You Want To Be A Worship Leader?
Wise words for young worship leaders – Don’t be sheepish, be a Shepherd
When we read the Bible, there aren’t that many references to worship leaders – at least not in the way that we use the term today. In the Old Testament there are those who serve in the temple – they are in charge of music and singing, so that’s pretty close, but these days we have a much greater expectation that our worship leaders will not just sort the music, but that they will actually LEAD us in WORSHIP. So what does that mean for us who find ourselves at the front of church armed with a guitar and half a dozen well-known worship songs?
I find the list of jobs in Ephesians 4:11-13 really helpful. It says that God has appointed ‘apostles, prophets, evangelists, pastors and teachers to prepare God’s people’.
As we gather together with other believers in worship, that is one of the things that we are doing – we are preparing each other so that when we leave the building and return to our ‘normal’ lives, we are better equipped to live on fire for God, wherever He has placed us. And that, in my mind, is the work of a Pastor.
It’s one of the reasons why I am glad that my job title is Worship Pastor, not Musical Director or Song chooser. Don’t get me wrong, as the passage suggests, God appoints people and gives them gifts in the way that He chooses – not all worship leaders will necessarily be pastors, but I do believe that there should always be a pastoral element to worship leading, whether that comes from another person working with the worship leader or from the WL themselves.
I love the way Jesus calls Himself the Good Shepherd. That is what pastors do – they Shepherd. And that is what we are called to be like – Worship Shepherds! Here are some things that we can learn from shepherds:
- Shepherds make sure their flock is fed sufficiently. Make sure you are always feeding people with the life sustaining, nourishing Word of God – who He has revealed Himself to be in scripture, what His great promises are, what He is like, etc. You can do this by singing songs that contain scripture, but also keep your Bible open in front of you as you lead and speak word from the Bible over people in between songs.
- Shepherds gently but firmly guide their flock. Have an idea of where you are going when you lead worship and don’t expect everyone to immediately be there with you – you sometimes need to lead from out front and say ‘hey, come over here and see this view!’ Again, Bible verses and passages can be a great help in this. Whether it is a journey of knowing you are forgiven, to going out to serve in the power of the Holy Spirit. Ask God before the meeting and choose songs that flow well, that give a helpful sense of narrative – think about what you would like to say and then find a song that articulates that, rather than just singing songs that seem to go down well.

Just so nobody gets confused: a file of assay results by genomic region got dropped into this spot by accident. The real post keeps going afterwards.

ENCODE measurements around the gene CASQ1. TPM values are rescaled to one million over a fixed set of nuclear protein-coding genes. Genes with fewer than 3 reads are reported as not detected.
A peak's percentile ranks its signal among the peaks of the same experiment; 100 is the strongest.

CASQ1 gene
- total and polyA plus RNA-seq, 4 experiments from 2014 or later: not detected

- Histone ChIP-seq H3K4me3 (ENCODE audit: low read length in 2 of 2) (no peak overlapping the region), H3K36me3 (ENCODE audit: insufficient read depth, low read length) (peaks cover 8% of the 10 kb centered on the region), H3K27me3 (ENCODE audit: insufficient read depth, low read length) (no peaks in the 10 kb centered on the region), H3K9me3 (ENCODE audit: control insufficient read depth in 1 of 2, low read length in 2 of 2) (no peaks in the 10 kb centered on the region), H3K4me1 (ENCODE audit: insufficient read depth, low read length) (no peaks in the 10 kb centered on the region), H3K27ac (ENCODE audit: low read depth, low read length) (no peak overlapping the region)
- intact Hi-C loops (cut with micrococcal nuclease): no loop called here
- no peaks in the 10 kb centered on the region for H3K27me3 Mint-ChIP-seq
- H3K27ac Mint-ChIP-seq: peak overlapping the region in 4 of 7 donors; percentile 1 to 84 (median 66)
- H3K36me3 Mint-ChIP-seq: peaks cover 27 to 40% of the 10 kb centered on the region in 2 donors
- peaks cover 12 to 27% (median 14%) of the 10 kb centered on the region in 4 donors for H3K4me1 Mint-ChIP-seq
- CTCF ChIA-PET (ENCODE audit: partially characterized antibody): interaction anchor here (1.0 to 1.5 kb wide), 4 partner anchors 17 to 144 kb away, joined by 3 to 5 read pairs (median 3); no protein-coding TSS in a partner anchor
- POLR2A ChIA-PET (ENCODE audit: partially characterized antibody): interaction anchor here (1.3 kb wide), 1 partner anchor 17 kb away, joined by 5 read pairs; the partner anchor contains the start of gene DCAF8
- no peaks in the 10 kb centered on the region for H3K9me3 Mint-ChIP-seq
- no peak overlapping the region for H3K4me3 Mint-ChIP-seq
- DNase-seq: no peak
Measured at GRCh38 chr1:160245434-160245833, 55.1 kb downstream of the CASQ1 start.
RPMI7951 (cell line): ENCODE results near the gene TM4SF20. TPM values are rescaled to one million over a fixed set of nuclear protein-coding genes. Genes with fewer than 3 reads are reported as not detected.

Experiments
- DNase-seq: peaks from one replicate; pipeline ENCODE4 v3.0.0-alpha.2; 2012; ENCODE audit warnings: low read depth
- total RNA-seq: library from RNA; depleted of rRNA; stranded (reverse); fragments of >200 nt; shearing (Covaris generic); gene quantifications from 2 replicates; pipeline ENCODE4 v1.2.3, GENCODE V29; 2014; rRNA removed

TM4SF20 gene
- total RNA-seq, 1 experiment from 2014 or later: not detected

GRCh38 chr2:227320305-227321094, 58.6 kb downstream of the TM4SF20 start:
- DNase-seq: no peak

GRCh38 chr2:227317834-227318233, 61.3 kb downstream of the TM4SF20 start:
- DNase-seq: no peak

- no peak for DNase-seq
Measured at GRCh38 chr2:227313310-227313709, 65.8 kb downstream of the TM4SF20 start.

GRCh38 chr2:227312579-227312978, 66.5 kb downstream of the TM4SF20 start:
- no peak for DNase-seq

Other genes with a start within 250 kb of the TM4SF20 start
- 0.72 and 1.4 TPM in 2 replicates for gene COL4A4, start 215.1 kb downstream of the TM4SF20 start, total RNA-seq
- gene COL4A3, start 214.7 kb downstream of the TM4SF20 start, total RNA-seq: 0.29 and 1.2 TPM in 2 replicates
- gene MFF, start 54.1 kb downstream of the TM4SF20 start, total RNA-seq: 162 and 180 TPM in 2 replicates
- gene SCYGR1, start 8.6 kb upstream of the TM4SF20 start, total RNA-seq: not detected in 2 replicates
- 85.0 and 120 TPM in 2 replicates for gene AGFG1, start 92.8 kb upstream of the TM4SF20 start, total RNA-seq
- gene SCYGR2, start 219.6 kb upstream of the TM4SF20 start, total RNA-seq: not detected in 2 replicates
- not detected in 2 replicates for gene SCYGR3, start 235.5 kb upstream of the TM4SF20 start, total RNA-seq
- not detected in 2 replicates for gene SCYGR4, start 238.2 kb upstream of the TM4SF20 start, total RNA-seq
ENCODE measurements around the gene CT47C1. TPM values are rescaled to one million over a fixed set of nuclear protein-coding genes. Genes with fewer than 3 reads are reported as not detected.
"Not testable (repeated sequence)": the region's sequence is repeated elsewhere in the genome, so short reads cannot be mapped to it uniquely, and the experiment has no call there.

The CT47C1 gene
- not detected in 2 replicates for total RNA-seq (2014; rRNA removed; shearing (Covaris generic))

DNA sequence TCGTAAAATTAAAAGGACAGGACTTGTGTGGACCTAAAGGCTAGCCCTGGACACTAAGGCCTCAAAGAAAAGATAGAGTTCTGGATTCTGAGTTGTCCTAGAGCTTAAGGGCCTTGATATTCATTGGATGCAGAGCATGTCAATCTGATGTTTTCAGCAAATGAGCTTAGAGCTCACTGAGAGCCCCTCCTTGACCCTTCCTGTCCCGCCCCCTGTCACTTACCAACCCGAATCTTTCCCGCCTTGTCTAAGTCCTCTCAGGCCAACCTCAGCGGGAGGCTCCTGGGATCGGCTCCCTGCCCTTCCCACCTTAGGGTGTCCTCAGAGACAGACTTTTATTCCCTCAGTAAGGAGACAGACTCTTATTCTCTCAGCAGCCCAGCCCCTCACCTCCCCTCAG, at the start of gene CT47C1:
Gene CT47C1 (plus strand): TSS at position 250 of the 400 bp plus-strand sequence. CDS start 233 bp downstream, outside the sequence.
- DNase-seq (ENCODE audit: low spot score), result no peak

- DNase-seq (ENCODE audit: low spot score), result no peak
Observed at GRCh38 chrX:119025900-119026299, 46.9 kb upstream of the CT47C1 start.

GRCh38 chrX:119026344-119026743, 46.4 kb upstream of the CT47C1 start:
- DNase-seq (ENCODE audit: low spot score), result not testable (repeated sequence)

- Shepherds know when to let the flock rest. Look at the pace of your overall set of songs – is there celebration and praise? Is there room for meditation and reflection? Confession and thoughtfulness? Maybe choose a song that doesn’t have many words, or even an instrumental during which you invite people to just consider a particular portion of scripture, or attribute of God’s. Meditation or ‘space to think and chew things over’ is a key part of worship. Keep the tempo and the content varied so that it is easily digestible.
- Lastly, Shepherds just care. They look after the flock and if they can’t meet their needs themselves, they take them to where someone else can. As you lead worship, there will inevitably be some people who are really struggling in life, who will really benefit from you pointing them towards a greater hope – a day when all tears will be wiped away. Reminding them that Jesus gave His all on the cross to give us His perfect peace, hope and joy. This is when worship really does prepare people for living fully on fire for God, 24-7.